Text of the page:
On the bike, big gear work is king. Not only to out improve the amount of power which can be generated on any given stroke through improved neuromuscular recruitment, you also to learn to take some of the load off the heart and lungs, placing instead on the big power generators, specifically the gluts.

Finally, by upping your foot turnover or cadence in the run you begin to develop a run based more on elastic recoil, free energy, think of snapping an elastic band, rather than pure muscular force. The goal of running, within reason, is to try to have the feet touching the ground for as little time as possible. A slow plodding gait, means a very long contact time and requires your muscles to work so much harder than a fast light gait resulting in more speed with less exertion.

So what does this all mean. Quite simply we must train at different speeds, different cadences and different terrains so we develop all our gears because one never knows when you may have to grind for a while.


Edward Geddis

Ok, training has begun and we are getting into the routine of our Prep season schedule. Now is the time to start to look at some of the finer points of the sessions you have been prescribed. Why can't we just jump on our bike and go for a spin,  slap on the shoes for a quick jog around the block, or even just dive into the pool and splash around a bit to get up and down the lane. Well, I guess you could if your intention was just to exercise without a clearly defined reason for doing each individual workout. While there is nothing wrong with that, it probably won't do much to help you achieve your goal of completing an Ironman.

When applying training to a specific goal for triathlon training the concept of gears comes into play. The idea of gears is easy on the bike, little gear in front, big gear in back, this is easy to transfer to our workout goals. This concept of gearing becomes a little tougher when it comes to the run and seems almost impossible when we think of the swim. So why are different gears or speeds important and why do I need to start incorporating this type of training into my overall program.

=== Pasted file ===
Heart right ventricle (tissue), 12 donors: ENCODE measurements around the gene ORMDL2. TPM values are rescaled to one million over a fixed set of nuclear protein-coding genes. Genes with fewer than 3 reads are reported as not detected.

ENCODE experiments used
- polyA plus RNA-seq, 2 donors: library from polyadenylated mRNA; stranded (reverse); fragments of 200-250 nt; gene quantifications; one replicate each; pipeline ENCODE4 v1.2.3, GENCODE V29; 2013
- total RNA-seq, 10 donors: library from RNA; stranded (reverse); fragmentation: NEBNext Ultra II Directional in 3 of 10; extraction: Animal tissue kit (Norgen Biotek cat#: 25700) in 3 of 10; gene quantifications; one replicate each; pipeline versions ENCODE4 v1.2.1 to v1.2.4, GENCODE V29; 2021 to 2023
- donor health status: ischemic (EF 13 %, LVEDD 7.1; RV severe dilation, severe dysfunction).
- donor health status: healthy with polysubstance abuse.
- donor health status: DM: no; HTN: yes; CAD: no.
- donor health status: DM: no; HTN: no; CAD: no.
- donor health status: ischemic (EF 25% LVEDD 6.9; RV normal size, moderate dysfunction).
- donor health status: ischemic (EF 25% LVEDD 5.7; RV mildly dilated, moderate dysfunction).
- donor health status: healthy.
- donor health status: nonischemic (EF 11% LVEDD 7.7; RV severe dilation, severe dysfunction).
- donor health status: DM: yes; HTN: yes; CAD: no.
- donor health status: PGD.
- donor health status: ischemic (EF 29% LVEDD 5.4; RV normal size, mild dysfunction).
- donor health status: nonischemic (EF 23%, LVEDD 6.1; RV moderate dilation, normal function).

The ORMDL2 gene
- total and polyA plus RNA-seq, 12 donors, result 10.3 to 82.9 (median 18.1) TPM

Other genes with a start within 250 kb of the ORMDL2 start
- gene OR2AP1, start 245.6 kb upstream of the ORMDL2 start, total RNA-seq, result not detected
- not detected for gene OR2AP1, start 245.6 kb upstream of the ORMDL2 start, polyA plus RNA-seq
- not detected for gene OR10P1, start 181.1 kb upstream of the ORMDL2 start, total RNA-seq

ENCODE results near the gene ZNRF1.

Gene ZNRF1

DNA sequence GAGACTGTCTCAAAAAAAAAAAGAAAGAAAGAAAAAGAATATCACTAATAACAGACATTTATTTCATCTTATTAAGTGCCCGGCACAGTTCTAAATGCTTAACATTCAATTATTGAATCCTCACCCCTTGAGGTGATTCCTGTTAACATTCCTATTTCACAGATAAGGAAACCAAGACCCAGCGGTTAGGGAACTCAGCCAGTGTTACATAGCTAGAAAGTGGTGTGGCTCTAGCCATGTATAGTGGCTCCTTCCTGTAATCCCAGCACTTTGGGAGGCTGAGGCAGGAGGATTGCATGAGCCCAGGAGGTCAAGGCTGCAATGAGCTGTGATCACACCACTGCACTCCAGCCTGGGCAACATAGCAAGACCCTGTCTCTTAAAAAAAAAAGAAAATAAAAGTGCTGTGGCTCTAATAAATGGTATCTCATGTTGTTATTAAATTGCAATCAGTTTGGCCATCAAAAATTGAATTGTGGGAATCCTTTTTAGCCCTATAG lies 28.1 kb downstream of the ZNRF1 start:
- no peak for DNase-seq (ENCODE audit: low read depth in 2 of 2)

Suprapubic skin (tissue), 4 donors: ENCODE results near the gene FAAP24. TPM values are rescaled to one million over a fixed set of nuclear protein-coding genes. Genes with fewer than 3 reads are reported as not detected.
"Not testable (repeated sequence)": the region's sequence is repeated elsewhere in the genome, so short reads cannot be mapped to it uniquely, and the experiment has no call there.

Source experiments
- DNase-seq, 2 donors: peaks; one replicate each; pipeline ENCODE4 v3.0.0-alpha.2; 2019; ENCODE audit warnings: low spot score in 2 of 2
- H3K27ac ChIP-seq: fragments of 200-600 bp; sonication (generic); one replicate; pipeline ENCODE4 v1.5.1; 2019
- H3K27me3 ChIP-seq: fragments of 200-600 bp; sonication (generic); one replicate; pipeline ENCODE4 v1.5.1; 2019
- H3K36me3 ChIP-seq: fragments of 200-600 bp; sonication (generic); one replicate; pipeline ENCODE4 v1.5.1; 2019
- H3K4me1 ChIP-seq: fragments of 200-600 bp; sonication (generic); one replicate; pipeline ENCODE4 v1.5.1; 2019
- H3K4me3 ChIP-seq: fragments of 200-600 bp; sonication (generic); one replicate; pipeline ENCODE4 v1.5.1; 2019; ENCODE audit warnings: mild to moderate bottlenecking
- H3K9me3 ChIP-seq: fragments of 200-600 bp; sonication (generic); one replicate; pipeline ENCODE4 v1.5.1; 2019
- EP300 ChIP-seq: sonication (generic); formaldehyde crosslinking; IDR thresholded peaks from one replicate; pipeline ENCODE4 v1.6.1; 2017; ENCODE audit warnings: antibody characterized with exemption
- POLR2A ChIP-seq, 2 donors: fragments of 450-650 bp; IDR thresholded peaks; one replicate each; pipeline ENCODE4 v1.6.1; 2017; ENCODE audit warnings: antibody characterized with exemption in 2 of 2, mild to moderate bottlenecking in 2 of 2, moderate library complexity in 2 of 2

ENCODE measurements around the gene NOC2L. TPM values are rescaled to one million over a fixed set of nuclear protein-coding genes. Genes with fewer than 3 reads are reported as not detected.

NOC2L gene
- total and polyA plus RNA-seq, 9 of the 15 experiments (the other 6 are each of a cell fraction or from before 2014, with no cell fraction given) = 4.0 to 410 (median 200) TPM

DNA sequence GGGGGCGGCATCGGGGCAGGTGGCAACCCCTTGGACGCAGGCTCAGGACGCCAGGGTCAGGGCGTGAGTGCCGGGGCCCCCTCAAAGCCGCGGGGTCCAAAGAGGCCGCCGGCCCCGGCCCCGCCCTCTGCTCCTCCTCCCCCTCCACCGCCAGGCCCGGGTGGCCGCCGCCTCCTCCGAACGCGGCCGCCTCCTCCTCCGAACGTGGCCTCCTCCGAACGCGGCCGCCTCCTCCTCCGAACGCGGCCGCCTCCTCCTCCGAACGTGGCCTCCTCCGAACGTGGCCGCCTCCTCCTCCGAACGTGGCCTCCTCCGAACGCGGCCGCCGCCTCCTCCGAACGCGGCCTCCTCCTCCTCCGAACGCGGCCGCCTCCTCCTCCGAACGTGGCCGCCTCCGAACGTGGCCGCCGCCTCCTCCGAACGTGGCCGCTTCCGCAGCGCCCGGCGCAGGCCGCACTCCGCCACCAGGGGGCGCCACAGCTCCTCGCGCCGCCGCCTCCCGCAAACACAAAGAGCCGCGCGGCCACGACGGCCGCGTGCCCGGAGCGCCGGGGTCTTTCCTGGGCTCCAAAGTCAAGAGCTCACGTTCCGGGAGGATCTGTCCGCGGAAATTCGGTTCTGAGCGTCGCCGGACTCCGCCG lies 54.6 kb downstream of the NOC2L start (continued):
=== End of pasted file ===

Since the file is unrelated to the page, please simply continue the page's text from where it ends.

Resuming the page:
First off, it has been my experience that most beginner and intermediate athletes, be it self-coached or new to coaching spend far to much time in the one gear, usually just below or at their desired race pace, when performing all their sessions. While this may bring about fitness it does not necessarily mean you are fit for racing. In doing this type of training you are putting a tremendous stress load on the body, leaving yourself prone to injury, and ignoring the other factors which could make you a better, more rounded and stronger athlete.

So why is it so important to have multiple gears. Time for a little physiology lesson. During any training session the body has 3 different energy systems it taps into at any given moment. There is the immediate energy system, the creatine phosphate system, lasting only about 10 seconds, the aerobic system, which if trained correctly, i.e. to burn fat like we talked about last week, can last days, and the anaerobic system, which falls in between the other two systems. While any given session will tap into all three systems, certain sets will focus on one system over the other. Sprints utilize the immediate creatine phosphate system, hill repeats and short intervals utilize the anaerobic, and the endurance run uses the aerobic, as examples. If all we do is train the higher end aerobic system the other 2 systems aren't challenged or developed and we become a one gear machine, not good in a racing scenario.